This paper sets out to investigate and critique the corpus of recent research into gender dimensions of strategic management and accounting processes with a view to establishing the current state of knowledge and offering both future research and policy implications.
A literature‐based analysis and critique are employed. This is constructed from a social constructionist perspective, drawing on concepts of the variably gendered identity of discourse and of process, and a theory of absence.
The study uncovers major gaps in research attention and consequent knowledge concerning gendered characteristics of managers' and accountants' approaches to, and involvement in, strategic management and accounting processes. Evidence suggests that in these processes both feminine and masculine features constitute important but at present inadequately researched and understood modes of operation.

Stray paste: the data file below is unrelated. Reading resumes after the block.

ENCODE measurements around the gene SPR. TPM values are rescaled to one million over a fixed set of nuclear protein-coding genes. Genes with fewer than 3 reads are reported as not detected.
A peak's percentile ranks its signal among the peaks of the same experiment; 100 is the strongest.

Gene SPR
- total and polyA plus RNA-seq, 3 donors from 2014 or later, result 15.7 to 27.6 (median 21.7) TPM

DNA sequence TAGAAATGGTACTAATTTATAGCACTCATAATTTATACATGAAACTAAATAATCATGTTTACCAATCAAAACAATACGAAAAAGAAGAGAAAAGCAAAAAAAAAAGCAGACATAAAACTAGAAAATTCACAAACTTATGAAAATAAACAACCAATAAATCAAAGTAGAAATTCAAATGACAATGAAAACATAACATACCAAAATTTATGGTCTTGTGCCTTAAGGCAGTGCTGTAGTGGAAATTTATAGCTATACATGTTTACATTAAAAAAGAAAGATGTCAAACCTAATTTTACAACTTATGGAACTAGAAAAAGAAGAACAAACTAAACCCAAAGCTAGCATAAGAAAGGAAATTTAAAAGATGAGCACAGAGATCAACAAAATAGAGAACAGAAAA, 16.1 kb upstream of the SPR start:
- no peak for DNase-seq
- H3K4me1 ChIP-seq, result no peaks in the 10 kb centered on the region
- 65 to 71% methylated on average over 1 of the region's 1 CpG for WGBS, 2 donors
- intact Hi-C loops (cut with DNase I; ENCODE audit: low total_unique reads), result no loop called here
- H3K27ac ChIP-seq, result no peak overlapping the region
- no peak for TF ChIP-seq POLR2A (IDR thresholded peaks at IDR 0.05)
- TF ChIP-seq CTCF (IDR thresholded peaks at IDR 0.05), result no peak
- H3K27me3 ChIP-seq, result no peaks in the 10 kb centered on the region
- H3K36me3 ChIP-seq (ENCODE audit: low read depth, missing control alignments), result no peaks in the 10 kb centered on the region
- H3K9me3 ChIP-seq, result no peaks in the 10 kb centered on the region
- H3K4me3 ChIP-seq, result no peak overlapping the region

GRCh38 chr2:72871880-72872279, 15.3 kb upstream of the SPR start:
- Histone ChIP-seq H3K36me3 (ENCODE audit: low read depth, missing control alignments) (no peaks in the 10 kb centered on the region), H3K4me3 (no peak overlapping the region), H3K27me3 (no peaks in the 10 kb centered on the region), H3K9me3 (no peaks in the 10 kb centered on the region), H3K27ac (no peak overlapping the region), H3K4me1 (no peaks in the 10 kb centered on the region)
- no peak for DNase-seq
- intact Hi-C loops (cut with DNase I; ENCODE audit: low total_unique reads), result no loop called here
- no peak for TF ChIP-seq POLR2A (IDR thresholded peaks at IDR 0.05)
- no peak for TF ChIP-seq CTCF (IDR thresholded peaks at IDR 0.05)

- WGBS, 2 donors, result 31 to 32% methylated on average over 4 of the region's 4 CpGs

This research suggests opportunities for androgynous strategic management and accounting processes that draw on characteristics from both feminine and masculine perspectives. Also identified are a significant array of knowledge absences and related further research questions to be addressed.
The study opens up an area of significant research neglect, particularly in accounting. It offers theoretical and methodological paths for moving this research agenda forward.
Parker, L.D. (2008), "Strategic management and accounting processes: acknowledging gender", Accounting, Auditing & Accountability Journal, Vol. 21 No. 4, pp. 611-631. https://doi.org/10.1108/09513570810872941Download as .RIS
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